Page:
Work on Better Understanding Oxidative Damage in Aging

Oxidative stress is a term you'll see a lot when reading the literature of aging research. The more reactive oxidant compounds there are in a cell, the more they will react with important proteins, modifying them and thus causing cellular machinery to run awry or require repair. Aging is characterized by rising levels of oxidative stress, caused by things such as increased presence of metabolic byproducts that are ever more inefficiently removed, accumulating damage to mitochondria, and so forth.

This is still something of a high level picture, however, and there is still a lot of room left for researchers to expand the understanding of how exactly oxidative damage progresses, or how it contributes to specific manifestations of aging, such as increased cellular senescence. Hence we see work of this nature:

Protein damage mediated by oxidation, protein adducts formation with advanced glycated end products and with products of lipid peroxidation, has been implicated during aging and age-related diseases, such as neurodegenerative diseases.

Increased protein modification has also been described upon replicative senescence of human fibroblasts, a valid model for studying aging in vitro. However, the mechanisms by which these modified proteins could impact on the development of the senescent phenotype and the pathogenesis of age-related diseases remain elusive.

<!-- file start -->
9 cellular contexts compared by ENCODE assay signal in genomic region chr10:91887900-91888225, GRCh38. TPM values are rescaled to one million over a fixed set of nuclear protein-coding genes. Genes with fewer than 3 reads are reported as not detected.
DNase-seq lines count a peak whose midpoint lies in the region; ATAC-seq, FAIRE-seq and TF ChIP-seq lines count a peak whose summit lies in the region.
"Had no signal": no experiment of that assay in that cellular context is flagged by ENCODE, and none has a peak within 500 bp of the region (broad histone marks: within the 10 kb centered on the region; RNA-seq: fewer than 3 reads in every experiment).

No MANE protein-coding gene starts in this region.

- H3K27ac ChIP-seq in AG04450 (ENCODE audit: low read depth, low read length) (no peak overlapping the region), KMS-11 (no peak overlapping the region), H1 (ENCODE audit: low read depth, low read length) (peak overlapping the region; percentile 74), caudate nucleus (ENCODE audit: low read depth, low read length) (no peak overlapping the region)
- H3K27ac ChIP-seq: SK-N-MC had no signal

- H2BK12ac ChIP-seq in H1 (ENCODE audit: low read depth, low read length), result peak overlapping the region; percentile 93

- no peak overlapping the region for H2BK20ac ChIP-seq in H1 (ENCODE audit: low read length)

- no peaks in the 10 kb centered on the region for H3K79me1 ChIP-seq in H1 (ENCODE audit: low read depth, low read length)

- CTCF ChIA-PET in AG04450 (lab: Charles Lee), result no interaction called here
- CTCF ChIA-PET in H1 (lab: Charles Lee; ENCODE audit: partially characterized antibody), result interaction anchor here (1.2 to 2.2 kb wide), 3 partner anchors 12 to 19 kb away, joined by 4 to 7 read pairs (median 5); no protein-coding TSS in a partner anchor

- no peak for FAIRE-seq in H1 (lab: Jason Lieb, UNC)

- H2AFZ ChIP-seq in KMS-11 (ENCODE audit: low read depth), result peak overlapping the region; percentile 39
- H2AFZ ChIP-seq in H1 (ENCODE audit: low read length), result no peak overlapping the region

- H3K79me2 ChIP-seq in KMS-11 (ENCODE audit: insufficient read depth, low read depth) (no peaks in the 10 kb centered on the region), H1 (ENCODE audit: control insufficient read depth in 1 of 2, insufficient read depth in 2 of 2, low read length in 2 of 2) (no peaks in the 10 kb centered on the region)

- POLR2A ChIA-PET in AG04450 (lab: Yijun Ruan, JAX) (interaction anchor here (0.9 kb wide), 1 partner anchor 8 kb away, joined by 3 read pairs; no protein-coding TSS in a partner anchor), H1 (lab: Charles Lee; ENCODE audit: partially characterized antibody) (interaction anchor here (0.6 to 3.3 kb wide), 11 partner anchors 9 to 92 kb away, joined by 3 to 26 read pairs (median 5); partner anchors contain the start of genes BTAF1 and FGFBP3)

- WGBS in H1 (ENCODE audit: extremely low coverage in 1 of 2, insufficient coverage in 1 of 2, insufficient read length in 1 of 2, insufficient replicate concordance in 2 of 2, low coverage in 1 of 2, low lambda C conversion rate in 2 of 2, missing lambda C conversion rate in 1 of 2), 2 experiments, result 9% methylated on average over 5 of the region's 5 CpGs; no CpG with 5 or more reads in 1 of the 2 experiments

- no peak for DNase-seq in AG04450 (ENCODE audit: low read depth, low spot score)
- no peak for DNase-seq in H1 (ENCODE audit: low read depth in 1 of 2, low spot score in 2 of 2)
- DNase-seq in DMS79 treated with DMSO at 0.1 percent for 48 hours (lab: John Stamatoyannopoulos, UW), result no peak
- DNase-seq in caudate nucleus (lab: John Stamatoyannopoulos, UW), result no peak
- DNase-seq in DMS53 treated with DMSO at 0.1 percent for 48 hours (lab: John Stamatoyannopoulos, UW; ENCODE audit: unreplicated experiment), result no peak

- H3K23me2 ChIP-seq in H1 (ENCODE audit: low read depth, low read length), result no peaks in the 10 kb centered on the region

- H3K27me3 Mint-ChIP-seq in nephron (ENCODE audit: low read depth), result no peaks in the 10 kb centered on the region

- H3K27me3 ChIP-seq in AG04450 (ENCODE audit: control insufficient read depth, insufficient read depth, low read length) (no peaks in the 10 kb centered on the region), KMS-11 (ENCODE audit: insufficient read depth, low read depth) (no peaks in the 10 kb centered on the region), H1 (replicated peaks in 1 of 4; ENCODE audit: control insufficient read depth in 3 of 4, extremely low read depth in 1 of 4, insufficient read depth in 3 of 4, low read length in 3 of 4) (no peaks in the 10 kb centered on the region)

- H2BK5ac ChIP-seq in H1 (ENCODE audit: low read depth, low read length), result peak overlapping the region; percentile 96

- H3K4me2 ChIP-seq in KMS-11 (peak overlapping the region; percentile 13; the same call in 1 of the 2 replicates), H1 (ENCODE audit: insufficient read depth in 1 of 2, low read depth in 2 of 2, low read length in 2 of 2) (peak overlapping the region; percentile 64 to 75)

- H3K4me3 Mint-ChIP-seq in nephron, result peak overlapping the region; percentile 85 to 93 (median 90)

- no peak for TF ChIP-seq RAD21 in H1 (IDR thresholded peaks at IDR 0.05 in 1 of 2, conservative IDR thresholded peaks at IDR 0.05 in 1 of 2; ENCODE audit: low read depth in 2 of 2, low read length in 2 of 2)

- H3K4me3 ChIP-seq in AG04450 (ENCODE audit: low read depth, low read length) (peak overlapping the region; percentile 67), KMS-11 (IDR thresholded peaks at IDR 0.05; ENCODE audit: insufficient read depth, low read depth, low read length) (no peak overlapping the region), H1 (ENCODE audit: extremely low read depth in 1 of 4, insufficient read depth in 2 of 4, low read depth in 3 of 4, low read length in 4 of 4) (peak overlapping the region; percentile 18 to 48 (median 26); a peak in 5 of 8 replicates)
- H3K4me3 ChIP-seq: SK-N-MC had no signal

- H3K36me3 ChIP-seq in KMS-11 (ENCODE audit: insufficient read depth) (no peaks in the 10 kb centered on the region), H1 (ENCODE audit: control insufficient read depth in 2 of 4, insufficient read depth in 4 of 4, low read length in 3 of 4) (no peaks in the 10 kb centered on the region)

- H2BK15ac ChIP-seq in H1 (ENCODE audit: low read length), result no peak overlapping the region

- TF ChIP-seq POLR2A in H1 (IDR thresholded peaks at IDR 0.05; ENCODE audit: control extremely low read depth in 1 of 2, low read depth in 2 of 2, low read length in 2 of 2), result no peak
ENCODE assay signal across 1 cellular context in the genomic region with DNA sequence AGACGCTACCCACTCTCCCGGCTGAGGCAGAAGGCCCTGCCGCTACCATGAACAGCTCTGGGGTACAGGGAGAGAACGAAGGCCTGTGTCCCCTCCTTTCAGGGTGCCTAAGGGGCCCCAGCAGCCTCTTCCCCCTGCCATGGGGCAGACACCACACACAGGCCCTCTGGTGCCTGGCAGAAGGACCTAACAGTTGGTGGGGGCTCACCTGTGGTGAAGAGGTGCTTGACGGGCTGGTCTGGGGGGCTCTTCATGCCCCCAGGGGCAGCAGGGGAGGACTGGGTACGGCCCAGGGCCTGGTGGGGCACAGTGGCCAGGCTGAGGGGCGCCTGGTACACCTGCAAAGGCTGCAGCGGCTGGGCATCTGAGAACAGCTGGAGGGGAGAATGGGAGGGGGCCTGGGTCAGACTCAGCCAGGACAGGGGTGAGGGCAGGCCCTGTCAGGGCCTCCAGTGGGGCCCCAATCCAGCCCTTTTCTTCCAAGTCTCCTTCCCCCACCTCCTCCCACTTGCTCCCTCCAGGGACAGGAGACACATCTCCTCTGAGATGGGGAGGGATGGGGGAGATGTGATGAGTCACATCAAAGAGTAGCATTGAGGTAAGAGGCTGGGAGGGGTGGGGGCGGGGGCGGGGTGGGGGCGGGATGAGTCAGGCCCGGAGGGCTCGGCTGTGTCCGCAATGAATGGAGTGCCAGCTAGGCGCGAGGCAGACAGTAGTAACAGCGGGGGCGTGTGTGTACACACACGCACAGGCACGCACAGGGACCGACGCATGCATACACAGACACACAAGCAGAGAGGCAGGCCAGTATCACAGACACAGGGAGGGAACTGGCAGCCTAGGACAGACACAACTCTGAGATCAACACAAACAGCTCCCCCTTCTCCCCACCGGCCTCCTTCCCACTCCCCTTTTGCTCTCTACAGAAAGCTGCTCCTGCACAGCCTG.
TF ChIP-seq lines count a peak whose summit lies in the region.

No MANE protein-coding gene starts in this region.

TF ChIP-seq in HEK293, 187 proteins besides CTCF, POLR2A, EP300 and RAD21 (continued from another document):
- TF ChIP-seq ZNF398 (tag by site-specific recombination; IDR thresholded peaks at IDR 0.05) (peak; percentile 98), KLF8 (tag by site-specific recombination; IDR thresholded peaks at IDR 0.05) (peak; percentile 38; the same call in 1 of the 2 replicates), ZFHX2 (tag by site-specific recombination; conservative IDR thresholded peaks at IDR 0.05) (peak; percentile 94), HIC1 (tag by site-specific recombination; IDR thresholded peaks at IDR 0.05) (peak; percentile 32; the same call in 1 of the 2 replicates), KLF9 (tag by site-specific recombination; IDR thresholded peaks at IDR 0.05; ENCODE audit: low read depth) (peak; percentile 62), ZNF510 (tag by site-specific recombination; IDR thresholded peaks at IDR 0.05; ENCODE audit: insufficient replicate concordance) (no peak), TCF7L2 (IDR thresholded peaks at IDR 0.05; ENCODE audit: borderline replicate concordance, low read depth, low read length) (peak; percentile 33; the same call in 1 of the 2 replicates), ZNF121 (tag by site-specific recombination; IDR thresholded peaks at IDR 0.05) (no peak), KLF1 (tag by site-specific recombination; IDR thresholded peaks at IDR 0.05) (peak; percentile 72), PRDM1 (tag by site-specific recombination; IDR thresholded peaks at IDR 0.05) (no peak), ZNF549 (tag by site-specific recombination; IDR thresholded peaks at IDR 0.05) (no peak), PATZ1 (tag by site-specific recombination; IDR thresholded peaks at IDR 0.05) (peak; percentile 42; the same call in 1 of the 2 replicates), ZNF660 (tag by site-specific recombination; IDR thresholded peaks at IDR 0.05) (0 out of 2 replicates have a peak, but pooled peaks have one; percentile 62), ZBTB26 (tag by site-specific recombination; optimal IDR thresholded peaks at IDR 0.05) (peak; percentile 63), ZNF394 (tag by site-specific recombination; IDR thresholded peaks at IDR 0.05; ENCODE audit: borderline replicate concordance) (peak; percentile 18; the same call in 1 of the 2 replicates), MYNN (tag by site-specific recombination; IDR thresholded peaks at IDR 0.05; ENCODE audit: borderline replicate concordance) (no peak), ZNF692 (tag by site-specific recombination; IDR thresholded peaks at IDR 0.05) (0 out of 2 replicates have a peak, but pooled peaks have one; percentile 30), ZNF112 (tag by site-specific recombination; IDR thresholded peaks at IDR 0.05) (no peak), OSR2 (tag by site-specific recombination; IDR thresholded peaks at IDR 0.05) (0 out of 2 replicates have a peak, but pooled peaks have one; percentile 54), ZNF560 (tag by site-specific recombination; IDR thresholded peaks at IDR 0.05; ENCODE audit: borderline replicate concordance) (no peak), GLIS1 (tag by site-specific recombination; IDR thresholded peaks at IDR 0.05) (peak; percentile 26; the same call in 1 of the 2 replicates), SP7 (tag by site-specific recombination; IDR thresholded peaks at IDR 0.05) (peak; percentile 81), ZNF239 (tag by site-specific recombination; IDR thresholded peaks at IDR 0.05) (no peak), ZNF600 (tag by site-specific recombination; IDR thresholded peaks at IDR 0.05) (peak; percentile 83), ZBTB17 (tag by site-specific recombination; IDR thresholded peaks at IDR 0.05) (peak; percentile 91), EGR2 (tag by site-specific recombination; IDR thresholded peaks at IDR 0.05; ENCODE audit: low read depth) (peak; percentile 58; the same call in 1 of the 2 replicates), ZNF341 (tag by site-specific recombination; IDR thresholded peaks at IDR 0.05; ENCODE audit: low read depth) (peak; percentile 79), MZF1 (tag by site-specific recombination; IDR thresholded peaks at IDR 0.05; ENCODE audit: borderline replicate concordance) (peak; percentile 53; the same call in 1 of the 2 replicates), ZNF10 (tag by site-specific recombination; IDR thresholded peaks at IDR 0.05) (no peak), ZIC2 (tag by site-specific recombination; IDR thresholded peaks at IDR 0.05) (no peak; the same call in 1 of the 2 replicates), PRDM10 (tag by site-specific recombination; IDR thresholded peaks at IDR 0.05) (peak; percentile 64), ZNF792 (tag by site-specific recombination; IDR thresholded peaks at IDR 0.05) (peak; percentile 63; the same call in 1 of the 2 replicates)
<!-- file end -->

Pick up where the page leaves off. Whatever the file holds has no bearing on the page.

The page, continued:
In this study, we performed in silico approaches to evidence molecular actors and cellular pathways affected by these damaged proteins. A database of proteins modified by carbonylation, glycation, and lipid peroxidation products during aging and age-related diseases was built and compared to those proteins identified during cellular replicative senescence in vitro.

Common cellular pathways evidenced by enzymes involved in intermediate metabolism were found to be targeted by these modifications, although different tissues have been examined. ... An important outcome of the present study is that several enzymes that catalyze intermediate metabolism, such as glycolysis, gluconeogenesis, the citrate cycle, and fatty acid metabolism have been found to be modified. These results indicate a potential effect of protein modification on the impairment of cellular energy metabolism. Future studies should address this important issue by combining metabolomics and targeted proteomic analysis during cellular and organismal aging.



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